We have an opportunity to reset our company cultures in a way that recognizes adaptability, while prioritizing the ways in which our people want to work and live.

I n many ways, the pandemic brought us collectively to our knees, both personally and professionally. As we begin to stand back up, it is critical that we rise with intention – assess what’s been broken, what should be left behind, what needs to be reclaimed, what’s been preserved, and what’s been eroded by three years of uncertainty that needs to be rebuilt. For many of us, that includes our firm culture.

Jodie Quinter, AIA

While the concept has varied meaning, fundamentally, firm culture includes the systems, behaviors, and values that shape how work gets done. It is the patterns upon which a staff understands how to operate in an organization aimed at producing exemplary work alongside fostering fruitful careers devoid of frustration and rich in personal growth and development. At its essence, firm culture is the atmosphere we work within – a company climate. An environment that seems to be revealing the same variability as the actual weather in the post-COVID era. To put it bluntly, we can’t just go back to the way things were and we should stop using that language.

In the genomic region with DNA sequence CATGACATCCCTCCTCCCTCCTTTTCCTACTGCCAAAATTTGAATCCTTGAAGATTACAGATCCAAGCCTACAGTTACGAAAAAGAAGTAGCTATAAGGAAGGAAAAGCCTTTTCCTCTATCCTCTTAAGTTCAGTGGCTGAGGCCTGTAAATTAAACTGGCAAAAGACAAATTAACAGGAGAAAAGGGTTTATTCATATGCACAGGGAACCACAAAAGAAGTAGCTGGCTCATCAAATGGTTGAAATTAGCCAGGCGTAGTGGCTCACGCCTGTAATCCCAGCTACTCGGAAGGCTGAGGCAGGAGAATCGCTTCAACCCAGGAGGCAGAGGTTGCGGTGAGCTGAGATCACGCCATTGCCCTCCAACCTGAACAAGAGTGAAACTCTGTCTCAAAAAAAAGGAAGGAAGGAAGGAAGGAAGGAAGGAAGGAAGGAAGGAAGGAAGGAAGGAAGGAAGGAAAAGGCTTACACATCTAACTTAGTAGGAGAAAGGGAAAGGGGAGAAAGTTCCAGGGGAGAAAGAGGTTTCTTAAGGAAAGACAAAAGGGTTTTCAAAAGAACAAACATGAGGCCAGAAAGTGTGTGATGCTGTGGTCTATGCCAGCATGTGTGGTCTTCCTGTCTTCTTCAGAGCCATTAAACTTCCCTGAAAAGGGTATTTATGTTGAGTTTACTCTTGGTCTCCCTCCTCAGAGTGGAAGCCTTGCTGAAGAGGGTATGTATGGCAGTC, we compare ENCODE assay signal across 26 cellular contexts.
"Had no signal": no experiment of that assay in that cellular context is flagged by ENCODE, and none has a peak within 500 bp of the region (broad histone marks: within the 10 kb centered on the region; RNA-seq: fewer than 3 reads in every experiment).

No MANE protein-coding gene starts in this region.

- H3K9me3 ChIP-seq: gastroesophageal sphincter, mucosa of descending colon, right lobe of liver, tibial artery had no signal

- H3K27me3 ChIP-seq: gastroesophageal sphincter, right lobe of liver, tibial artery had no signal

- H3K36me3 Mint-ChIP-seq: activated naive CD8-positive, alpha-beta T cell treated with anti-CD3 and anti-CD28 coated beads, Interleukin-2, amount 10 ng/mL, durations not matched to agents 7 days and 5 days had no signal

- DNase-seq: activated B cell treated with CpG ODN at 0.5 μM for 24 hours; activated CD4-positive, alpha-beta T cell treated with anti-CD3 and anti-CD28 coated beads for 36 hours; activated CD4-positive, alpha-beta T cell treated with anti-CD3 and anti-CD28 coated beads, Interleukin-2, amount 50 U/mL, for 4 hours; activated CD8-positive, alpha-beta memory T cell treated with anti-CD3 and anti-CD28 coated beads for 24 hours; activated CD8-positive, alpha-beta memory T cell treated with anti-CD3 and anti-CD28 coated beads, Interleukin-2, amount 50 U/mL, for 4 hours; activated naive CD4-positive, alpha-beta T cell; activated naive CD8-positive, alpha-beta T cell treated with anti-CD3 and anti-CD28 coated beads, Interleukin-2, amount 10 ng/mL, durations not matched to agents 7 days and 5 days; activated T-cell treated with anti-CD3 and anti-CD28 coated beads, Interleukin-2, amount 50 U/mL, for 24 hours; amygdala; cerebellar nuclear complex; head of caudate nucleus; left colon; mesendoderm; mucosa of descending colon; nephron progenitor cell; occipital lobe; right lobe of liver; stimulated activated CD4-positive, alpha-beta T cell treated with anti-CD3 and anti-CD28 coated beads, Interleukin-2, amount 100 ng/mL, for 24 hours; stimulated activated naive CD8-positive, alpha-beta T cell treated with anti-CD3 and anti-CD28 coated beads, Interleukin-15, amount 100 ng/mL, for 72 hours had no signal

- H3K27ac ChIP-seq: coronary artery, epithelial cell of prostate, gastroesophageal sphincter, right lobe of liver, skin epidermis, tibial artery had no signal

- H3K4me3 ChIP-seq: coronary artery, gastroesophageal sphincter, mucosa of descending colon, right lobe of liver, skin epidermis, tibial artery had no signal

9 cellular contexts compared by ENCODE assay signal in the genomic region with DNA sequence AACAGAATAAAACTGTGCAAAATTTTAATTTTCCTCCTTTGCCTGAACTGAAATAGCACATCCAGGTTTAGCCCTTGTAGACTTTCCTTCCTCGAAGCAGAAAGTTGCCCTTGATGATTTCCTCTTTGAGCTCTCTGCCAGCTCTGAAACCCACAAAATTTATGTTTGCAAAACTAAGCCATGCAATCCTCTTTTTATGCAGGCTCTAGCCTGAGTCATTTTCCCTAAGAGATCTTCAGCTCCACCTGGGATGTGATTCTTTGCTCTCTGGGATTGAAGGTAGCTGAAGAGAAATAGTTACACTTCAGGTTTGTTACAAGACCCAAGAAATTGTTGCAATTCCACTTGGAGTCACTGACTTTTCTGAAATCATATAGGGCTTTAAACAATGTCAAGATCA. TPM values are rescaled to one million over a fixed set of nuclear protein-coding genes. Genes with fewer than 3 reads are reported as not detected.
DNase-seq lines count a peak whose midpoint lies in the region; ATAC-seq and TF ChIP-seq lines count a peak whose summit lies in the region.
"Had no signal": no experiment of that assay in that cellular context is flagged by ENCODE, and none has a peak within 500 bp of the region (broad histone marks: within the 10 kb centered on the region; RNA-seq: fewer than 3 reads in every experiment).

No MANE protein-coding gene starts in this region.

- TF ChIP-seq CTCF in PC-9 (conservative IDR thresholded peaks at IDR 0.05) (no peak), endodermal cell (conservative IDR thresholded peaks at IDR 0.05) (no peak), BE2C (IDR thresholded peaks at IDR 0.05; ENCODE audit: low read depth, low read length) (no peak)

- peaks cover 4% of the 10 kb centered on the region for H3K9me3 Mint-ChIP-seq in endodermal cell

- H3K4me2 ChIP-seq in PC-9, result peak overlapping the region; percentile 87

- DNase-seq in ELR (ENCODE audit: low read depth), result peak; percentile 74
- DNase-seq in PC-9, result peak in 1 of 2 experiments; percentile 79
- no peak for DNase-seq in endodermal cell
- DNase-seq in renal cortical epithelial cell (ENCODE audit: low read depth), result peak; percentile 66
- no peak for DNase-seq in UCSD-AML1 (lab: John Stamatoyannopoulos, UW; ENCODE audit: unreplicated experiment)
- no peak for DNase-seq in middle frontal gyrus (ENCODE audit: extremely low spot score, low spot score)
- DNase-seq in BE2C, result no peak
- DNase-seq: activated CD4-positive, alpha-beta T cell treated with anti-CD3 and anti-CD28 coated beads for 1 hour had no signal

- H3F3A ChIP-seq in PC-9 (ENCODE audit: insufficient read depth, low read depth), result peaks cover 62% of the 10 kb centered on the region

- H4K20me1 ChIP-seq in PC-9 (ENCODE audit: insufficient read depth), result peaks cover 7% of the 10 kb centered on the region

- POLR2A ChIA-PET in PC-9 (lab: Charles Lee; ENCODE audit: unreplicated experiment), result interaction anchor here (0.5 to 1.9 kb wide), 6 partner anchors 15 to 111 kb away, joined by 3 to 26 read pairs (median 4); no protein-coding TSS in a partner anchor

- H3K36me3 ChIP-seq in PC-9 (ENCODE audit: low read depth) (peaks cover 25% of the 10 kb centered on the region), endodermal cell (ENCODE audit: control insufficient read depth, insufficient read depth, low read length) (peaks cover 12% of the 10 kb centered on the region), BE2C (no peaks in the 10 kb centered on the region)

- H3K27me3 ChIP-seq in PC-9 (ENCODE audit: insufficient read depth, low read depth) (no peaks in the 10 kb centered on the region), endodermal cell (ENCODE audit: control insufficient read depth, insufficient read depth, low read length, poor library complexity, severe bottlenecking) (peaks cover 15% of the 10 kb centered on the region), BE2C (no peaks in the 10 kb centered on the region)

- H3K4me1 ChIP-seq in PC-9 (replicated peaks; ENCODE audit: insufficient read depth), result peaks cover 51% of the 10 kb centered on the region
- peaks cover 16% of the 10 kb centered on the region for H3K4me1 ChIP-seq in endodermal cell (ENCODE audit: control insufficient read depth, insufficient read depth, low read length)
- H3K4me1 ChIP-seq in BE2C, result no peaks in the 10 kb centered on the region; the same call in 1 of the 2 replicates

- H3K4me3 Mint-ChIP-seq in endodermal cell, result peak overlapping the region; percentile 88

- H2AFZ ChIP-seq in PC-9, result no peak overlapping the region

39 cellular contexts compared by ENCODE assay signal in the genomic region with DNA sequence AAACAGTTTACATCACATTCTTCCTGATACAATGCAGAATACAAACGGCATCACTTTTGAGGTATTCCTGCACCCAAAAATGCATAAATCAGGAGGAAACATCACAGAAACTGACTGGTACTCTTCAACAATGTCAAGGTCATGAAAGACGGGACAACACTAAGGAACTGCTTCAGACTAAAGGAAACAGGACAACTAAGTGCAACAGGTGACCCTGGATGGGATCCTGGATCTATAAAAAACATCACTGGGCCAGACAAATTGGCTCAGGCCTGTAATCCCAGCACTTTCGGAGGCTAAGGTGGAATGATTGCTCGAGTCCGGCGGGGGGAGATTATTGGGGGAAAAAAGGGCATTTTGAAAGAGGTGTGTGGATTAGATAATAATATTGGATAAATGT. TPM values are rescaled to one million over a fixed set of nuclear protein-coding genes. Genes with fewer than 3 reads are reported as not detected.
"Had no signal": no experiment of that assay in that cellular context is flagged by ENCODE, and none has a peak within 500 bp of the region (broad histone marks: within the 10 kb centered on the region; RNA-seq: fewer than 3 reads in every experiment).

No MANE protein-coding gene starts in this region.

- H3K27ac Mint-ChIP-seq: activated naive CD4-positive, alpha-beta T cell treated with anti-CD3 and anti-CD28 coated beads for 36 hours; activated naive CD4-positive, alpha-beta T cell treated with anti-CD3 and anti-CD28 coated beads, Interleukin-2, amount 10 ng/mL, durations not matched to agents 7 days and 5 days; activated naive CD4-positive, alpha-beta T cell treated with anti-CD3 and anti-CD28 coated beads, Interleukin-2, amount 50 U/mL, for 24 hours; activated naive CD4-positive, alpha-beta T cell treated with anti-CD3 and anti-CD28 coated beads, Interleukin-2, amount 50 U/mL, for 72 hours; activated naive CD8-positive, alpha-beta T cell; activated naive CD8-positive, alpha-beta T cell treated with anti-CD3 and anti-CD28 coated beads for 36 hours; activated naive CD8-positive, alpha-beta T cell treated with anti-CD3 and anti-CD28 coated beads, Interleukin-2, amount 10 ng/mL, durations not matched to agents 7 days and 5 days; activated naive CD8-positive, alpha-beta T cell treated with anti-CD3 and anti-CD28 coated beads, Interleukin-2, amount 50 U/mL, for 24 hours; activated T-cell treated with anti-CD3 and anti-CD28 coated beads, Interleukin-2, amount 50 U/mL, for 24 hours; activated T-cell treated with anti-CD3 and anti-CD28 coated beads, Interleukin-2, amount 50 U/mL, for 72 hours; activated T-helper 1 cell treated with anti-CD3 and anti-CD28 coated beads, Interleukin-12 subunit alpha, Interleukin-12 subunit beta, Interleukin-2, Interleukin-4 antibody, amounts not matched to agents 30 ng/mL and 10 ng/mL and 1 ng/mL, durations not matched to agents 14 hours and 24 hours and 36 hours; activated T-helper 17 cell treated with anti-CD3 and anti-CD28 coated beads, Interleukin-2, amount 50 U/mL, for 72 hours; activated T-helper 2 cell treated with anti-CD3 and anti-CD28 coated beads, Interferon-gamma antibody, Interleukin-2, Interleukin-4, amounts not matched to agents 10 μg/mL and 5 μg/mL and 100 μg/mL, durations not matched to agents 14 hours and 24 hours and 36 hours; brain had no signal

That notion fails to acknowledge that the world has fundamentally changed – that people, our workforce, are forever changed. Admittedly, entertaining this mindset leaves a lot of people feeling frustrated that we can’t just pick up where we left off. But to move forward, we must acknowledge that “back to normal” is an elusive and impossible goal – the exact reason many of us are finding ourselves caught in a reckoning of sorts, realizing the tension of trying to fit a picture of what was onto a future landscape that won’t support it anymore.




BUSINESS NEWS FLUOR SELECTED FOR SKOURIES PROJECT IN GREECE Fluor Corporation announced that it was selected by Hellas Gold Single Member S.A., a wholly- owned subsidiary of Eldorado Gold Corp., to provide engineering, procurement and construction management services for its Skouries gold-copper mining project located within the Halkidiki Peninsula of Greece. “The execution of this project will build on Fluor’s technical expertise in large- scale gold and copper projects,” said Tony Morgan, president of Fluor’s Mining & Metals business. “Fluor is excited to